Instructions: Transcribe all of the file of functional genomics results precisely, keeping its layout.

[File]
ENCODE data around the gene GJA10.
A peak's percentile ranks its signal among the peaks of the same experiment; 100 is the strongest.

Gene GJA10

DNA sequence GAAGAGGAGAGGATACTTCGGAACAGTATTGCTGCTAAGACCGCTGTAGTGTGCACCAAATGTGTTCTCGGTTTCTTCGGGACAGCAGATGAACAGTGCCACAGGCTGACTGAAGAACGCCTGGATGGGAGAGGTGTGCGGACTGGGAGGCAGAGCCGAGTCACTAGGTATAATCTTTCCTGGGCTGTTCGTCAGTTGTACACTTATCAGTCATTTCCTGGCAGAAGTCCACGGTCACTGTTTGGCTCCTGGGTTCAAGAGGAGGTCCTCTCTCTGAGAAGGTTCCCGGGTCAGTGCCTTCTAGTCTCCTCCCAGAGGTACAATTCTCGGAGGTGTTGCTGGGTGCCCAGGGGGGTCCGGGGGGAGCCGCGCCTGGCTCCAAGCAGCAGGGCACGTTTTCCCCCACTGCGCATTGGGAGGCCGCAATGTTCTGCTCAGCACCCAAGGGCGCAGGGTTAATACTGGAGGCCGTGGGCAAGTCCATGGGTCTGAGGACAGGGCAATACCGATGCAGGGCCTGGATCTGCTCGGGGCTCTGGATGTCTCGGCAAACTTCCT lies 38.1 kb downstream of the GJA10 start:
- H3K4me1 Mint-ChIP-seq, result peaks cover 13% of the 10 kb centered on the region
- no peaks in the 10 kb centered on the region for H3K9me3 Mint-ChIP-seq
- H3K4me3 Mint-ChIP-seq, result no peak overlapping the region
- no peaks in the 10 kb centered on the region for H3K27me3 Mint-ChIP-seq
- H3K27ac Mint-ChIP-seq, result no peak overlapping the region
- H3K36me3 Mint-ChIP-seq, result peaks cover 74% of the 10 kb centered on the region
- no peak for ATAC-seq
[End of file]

ENCODE data around the gene GJA10.
A peak's percentile ranks its signal among the peaks of the same experiment; 100 is the strongest.

Gene GJA10

DNA sequence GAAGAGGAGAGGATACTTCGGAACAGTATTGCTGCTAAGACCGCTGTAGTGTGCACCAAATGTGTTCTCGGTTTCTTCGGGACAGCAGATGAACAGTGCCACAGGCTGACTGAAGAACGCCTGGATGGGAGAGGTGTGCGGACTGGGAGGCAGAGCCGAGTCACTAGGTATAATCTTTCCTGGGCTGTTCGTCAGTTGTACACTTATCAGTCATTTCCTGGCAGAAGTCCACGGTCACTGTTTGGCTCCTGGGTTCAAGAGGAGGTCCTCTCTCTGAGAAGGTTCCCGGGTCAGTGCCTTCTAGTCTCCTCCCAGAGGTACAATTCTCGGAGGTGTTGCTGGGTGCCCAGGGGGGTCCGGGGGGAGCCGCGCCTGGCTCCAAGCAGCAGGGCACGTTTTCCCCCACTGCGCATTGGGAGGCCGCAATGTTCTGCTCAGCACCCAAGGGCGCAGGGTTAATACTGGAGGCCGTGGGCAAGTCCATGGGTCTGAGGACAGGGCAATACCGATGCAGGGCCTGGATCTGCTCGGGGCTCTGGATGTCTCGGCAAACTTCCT lies 38.1 kb downstream of the GJA10 start:
- H3K4me1 Mint-ChIP-seq, result peaks cover 13% of the 10 kb centered on the region
- no peaks in the 10 kb centered on the region for H3K9me3 Mint-ChIP-seq
- H3K4me3 Mint-ChIP-seq, result no peak overlapping the region
- no peaks in the 10 kb centered on the region for H3K27me3 Mint-ChIP-seq
- H3K27ac Mint-ChIP-seq, result no peak overlapping the region
- H3K36me3 Mint-ChIP-seq, result peaks cover 74% of the 10 kb centered on the region
- no peak for ATAC-seq